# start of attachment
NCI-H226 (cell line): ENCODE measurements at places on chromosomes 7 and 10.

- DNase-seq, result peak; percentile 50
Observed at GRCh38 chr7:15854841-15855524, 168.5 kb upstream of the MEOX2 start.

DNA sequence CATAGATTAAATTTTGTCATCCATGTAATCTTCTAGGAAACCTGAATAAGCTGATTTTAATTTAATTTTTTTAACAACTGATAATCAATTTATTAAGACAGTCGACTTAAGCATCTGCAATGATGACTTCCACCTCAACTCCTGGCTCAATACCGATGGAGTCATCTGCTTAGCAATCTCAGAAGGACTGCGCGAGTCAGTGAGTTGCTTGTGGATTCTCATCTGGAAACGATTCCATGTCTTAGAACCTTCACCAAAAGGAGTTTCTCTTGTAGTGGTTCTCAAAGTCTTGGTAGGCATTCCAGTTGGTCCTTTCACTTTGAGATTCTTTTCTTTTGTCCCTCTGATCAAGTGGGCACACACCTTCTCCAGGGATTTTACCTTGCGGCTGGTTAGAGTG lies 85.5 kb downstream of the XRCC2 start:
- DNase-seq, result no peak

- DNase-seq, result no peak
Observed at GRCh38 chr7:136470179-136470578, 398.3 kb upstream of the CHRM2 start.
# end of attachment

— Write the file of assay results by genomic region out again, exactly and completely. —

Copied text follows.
NCI-H226 (cell line): ENCODE measurements at places on chromosomes 7 and 10.

- DNase-seq, result peak; percentile 50
Observed at GRCh38 chr7:15854841-15855524, 168.5 kb upstream of the MEOX2 start.

DNA sequence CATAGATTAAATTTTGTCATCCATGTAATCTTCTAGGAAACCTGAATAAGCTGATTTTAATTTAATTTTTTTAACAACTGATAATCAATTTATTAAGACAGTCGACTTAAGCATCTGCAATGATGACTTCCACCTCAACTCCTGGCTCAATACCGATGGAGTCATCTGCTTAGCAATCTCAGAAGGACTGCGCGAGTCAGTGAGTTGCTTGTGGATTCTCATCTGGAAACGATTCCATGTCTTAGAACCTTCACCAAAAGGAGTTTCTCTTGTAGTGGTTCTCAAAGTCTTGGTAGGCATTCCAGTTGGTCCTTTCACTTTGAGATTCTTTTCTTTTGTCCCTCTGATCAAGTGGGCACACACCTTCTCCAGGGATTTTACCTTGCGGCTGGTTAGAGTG lies 85.5 kb downstream of the XRCC2 start:
- DNase-seq, result no peak

- DNase-seq, result no peak
Observed at GRCh38 chr7:136470179-136470578, 398.3 kb upstream of the CHRM2 start.